Advertising of unhealthy foods and beverages around primary and junior high schools in Ghana's most urbanized and populous region

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Frontiers in Public Health


Introduction: The advertising of energy-dense, nutrient-poor foods and beverages is a common feature in obesogenic food environments. Such advertising, within and around settings where children live, learn, and play, negatively affects their food acquisition and consumption. We examined the extent and nature of food and beverage advertising around primary and junior high schools in Ghana's most populous and urbanized region, Greater Accra. Materials and methods: Outdoor advertisements for foods and beverages within a 250 m road network distance of 200 randomly sampled schools were geocoded. For each food and beverage advertisement, information was collected on the setting, type, size, and number of product types featured in the advertisement. Promotional techniques (promotional characters and premium offers) used in advertisements were documented. Advertised foods and beverages were classified using the INFORMAS and NOVA food classification systems. Results: A total of 5,887 advertisements were identified around the schools surveyed, 42% of which were for foods and beverages. Advertisements were most prevalent at food outlets (78% of all food advertisements), but also along roads and on non-food structures. Overall, 70% of food advertisements featured non-core/unhealthy products, while 12 and 14% had core/healthy and miscellaneous (including soup cubes, seasonings, and tea) products. About 4% of food advertisements had only a product/brand name or logo displayed. One out of two of the foods and beverages advertised were ultra-processed foods, 30% processed, 3% processed culinary ingredients, and 17% unprocessed or minimally processed foods. Sugar-sweetened beverages were the most advertised food product type (32%). Promotional characters were found on 14% of all food advertisements (most–69% were cartoons or manufacturer's characters), while 8% of all food advertisements had premium offers (including price discounts and gift/collectables). Conclusions: There is an abundance of unhealthy food advertisements around primary and junior high schools in the Greater Accra Region. Policy actions such as restricting the promotion of unhealthy foods in children's settings are needed to protect pupils from such advertising practices.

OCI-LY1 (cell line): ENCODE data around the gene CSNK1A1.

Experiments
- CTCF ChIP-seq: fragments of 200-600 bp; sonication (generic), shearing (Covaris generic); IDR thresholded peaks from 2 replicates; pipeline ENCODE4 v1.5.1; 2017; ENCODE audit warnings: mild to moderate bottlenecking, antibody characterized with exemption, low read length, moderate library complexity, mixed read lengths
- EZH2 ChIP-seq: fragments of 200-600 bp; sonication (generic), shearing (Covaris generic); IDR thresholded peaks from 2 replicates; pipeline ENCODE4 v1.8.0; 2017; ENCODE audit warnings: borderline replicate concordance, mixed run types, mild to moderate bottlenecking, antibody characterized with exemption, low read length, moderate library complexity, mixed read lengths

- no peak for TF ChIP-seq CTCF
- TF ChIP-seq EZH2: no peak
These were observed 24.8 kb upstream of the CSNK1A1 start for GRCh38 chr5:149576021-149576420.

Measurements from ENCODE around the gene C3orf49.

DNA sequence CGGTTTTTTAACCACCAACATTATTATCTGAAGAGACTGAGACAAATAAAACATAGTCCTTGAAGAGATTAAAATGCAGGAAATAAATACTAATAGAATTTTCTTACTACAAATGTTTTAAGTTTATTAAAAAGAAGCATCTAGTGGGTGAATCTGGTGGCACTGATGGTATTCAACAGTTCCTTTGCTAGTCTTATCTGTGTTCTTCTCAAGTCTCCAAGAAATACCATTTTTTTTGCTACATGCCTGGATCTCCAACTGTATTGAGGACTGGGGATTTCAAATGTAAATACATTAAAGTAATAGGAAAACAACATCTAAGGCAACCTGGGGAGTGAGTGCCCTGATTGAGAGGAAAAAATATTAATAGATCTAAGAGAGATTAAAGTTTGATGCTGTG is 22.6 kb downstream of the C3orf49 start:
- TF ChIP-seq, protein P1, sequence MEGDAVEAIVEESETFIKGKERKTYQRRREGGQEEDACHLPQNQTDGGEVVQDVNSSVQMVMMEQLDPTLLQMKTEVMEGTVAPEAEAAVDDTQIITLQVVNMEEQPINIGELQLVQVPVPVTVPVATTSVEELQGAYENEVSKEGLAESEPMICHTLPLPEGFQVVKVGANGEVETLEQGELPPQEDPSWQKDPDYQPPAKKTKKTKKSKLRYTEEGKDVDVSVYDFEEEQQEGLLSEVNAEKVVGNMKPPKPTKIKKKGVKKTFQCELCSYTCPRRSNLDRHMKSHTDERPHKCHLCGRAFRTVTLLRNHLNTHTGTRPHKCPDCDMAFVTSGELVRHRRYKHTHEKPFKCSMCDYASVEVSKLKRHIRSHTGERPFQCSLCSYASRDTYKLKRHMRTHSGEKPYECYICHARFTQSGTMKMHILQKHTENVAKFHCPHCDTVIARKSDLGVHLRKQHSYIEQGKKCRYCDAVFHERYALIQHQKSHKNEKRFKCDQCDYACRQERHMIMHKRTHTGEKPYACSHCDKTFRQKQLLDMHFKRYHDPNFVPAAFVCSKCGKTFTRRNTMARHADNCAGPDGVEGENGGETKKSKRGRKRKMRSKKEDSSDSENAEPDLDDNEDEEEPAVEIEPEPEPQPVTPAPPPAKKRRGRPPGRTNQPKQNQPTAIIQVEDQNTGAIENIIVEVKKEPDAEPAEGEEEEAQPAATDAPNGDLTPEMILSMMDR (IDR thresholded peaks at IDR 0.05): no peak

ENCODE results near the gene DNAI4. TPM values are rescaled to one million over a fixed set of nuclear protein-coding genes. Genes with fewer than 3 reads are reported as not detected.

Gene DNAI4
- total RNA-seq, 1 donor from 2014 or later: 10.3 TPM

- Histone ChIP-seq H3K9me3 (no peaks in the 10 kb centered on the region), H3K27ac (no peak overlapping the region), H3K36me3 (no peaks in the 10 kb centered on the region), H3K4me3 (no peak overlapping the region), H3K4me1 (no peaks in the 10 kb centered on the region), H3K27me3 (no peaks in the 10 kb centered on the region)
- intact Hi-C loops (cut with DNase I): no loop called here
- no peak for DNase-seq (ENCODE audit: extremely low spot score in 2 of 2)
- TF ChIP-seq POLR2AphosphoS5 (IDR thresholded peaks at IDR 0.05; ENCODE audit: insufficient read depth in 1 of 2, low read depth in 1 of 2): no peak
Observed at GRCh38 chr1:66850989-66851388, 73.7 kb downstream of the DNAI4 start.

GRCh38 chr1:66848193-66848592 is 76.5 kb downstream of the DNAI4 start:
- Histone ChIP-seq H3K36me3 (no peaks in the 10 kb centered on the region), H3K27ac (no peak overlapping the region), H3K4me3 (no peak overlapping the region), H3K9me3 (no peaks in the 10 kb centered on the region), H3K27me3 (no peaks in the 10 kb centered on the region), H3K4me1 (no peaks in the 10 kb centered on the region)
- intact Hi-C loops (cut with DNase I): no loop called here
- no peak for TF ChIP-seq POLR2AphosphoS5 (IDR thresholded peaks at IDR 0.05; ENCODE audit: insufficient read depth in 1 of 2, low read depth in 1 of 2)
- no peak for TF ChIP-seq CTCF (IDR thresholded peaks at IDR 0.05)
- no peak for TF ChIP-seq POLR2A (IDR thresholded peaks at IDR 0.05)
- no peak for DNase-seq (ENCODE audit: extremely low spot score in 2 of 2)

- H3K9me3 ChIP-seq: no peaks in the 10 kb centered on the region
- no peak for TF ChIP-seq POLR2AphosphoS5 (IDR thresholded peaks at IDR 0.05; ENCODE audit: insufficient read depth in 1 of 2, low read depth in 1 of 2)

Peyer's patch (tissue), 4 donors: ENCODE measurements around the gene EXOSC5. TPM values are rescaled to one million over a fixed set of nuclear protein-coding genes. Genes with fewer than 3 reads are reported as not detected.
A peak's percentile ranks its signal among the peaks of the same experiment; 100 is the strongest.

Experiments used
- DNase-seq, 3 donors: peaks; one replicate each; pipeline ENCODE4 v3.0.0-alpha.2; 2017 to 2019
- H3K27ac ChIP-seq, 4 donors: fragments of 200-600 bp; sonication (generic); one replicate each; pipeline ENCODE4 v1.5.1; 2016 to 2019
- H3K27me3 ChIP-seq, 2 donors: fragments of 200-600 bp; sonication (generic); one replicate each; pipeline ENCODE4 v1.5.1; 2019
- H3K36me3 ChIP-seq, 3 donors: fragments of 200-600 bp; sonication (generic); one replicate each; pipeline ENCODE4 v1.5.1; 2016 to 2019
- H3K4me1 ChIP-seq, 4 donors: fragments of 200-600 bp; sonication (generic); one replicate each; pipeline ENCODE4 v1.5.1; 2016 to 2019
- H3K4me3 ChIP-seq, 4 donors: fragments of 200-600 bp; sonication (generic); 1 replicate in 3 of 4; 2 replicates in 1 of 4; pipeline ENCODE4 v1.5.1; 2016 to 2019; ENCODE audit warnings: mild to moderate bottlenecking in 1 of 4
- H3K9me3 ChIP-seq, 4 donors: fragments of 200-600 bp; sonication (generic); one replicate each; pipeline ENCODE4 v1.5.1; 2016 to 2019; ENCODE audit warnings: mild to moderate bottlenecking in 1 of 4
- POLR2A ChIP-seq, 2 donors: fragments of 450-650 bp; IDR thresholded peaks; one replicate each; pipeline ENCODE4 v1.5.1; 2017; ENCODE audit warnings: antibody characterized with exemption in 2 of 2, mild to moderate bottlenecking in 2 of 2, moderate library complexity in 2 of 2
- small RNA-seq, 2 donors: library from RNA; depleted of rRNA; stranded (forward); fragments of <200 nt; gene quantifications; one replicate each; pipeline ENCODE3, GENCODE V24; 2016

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International Development Research Centre



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